It’s All in the Details (on Charles Baxter’s Gryphon: New and Selected Stories; Ann Packer’s Swim Back to Me; Ernest J. Finney’s Sequoia Gardens: California Stories; Phillip Sterling’s In Which Brief Stories Are Told; & Amina Gautier’s At-Risk)
Greg Johnson, whose reviews have appeared regularly in our pages across many years, has published two novels, five collections of short stories, and several volumes of nonfiction. He lives in Atlanta and teaches in the graduate writing program at Kennesaw State University.
Daniel Hoffman, a former Consultant in Poetry to the Library of Congress (1973–74), will publish his thirteenth book of verse, Next to Last Words, in April 2013, on the occasion of his ninetieth birthday.
Words Fail the Winning Athlete & The News from Poetry
Hunt Hawkins’ poems have appeared in Poetry, Southern Review, TriQuarterly, Beloit Poetry Journal, Poetry Northwest, The Georgia Review, and many other journals. His poetry collection, The Domestic Life (University of Pittsburgh Press, 1994), won the Agnes Lynch Starrett Poetry Prize. He is chair of the English department at the University of South Florida.
Julie Suk is the author of five volumes of poetry and is co-editor of Bear Crossings, an anthology of North American poets. Her most recent book, Lie Down With Me: New and Selected Poems, was published in 2011 by Autumn House Press, and her work is forthcoming in the Cimarron Review, Great River Review, and Southern Poetry Review.
Kathryn Stripling Byer received the 2013 North Carolina Book Award and the 2013 Southern Independent Booksellers Award for Poetry for her most recent collection, Descent (Louisiana State University Press, 2012). A native of south Georgia, she recently completed five years as North Carolina’s first woman poet laureate. Frequently anthologized, her poetry, essays, and fiction have appeared in publications ranging from the Atlantic to Appalachian Heritage.
Bruce Bond is the author of fifteen books including For the Lost Cathedral (LSU Press, 2015) and The Other Sky (Etruscan Press, 2015). Four new books are forthcoming: Immanent Distance: Poetry and the Metaphysics of the Near at Hand (University of Michigan Press); Black Anthem (Tampa Review Prize, University of Tampa Press); Gold Bee, winner of the Crab Orchard Open Competition Award (Southern Illinois University Press); and Sacrum (Four Way Books). He holds a Regents Professorship at the University of North Texas.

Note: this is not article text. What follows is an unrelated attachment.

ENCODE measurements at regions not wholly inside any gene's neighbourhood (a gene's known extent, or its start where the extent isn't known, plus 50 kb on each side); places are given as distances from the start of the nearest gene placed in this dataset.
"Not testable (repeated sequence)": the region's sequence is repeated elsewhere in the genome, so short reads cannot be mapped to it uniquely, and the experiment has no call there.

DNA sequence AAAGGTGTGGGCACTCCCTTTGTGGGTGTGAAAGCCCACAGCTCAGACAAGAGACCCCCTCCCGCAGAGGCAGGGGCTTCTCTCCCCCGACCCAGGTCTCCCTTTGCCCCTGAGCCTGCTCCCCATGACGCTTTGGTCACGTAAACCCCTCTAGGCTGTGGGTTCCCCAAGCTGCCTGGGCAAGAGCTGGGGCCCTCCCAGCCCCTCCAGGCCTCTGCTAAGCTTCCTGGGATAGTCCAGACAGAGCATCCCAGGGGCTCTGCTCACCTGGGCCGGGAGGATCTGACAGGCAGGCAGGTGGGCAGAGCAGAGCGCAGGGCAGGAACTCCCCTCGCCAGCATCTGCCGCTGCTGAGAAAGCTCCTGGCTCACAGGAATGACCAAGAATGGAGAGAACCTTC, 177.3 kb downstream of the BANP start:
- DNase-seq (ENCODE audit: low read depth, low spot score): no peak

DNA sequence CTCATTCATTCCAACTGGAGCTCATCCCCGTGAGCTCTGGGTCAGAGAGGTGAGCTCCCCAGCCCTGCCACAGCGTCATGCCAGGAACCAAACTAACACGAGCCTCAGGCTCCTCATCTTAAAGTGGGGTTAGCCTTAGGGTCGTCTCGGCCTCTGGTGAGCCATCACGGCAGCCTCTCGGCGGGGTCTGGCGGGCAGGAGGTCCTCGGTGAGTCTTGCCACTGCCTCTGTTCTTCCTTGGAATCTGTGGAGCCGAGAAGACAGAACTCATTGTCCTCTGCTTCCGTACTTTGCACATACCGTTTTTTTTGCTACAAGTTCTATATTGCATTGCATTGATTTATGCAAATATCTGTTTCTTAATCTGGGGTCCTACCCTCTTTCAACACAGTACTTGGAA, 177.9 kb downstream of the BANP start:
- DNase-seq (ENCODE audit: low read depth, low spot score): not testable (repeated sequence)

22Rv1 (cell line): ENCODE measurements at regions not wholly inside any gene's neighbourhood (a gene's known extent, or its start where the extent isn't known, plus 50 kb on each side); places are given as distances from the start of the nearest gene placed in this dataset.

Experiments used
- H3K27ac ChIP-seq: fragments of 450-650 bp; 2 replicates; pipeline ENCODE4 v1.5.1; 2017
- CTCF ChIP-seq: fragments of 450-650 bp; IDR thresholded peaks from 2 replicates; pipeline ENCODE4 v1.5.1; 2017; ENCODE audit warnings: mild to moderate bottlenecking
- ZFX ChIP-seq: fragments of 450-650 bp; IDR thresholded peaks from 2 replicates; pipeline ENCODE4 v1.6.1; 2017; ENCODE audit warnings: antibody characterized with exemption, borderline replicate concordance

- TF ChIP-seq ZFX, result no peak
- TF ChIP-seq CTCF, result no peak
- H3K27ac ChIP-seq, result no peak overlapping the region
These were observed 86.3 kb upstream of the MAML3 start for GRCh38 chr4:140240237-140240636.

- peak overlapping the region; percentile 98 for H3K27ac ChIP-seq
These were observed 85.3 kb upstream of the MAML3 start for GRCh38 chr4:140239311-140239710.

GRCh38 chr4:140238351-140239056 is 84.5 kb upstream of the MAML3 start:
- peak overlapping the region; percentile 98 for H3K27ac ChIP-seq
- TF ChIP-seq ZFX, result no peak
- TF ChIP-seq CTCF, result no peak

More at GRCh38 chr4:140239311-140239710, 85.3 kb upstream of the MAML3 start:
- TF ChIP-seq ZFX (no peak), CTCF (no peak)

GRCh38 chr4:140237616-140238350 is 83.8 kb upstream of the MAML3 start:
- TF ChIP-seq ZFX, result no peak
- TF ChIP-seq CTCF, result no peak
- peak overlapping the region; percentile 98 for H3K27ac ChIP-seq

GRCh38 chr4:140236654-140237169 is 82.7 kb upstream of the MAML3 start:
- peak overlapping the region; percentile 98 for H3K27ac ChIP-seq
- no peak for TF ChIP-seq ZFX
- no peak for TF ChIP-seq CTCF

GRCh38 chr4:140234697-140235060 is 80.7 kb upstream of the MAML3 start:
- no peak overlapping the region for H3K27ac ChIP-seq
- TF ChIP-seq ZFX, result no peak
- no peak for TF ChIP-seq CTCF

Natasha Trethewey served two terms as Poet Laureate of the United States (2012–2014). She is the author of four collections of poetry: Thrall (Houghton Mifflin Harcourt, 2012), Native Guard (2006)—for which she was awarded the 2007 Pulitzer Prize—Bellocq’s Ophelia (2002), and Domestic Work (2000). Her book of nonfiction, Beyond Katrina: A Meditation on the Mississippi Gulf Coast, appeared in 2010 from the University of Georgia Press. She is the recipient of fellowships from the Guggenheim Foundation, the NEA, the Rockefeller Foundation, the Beinecke Library at Yale, and the Radcliffe Institute for Advanced Study at Harvard. A fellow of the American Academy of Arts and Sciences, Trethewey is Robert W. Woodruff Professor of English and Creative Writing at Emory University.
Darrell Spencer is the author of the novel One Mile Past Dangerous Curve (University of Michigan Press, 2005) and four collections of short stories, including Drue Heinz Literature Prize winner Bring Your Legs with You (University of Pittsburgh Press, 2004) and Caution: Men in Trees (2000), winner of the Flannery O’Connor Award for Short Fiction from the University of Georgia Press. He taught in the creative writing program at Ohio University for seventeen years and currently teaches at Southern Utah University.
David Starkey’s most recent poetry collections are A Few Things You Should Know About the Weasel (Biblioasis, 2010) and It Must Be Like the World (Pecan Grove Press, 2011). He is the author of the bestselling textbook Creative Writing: Four Genres in Brief (Bedford/St. Martin’s, 2008) and is the founding director of the creative writing program at Santa Barbara City College.